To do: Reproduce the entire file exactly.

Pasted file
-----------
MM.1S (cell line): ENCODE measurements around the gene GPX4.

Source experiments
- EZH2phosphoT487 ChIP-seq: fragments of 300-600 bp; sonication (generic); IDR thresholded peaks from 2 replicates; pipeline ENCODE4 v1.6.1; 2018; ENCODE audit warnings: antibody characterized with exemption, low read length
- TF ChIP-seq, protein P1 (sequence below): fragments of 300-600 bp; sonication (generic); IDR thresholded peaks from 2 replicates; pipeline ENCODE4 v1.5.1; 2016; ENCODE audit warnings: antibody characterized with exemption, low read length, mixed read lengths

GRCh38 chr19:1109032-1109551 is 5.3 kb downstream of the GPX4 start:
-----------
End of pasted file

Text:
MM.1S (cell line): ENCODE measurements around the gene GPX4.

Source experiments
- EZH2phosphoT487 ChIP-seq: fragments of 300-600 bp; sonication (generic); IDR thresholded peaks from 2 replicates; pipeline ENCODE4 v1.6.1; 2018; ENCODE audit warnings: antibody characterized with exemption, low read length
- TF ChIP-seq, protein P1 (sequence below): fragments of 300-600 bp; sonication (generic); IDR thresholded peaks from 2 replicates; pipeline ENCODE4 v1.5.1; 2016; ENCODE audit warnings: antibody characterized with exemption, low read length, mixed read lengths

GRCh38 chr19:1109032-1109551 is 5.3 kb downstream of the GPX4 start: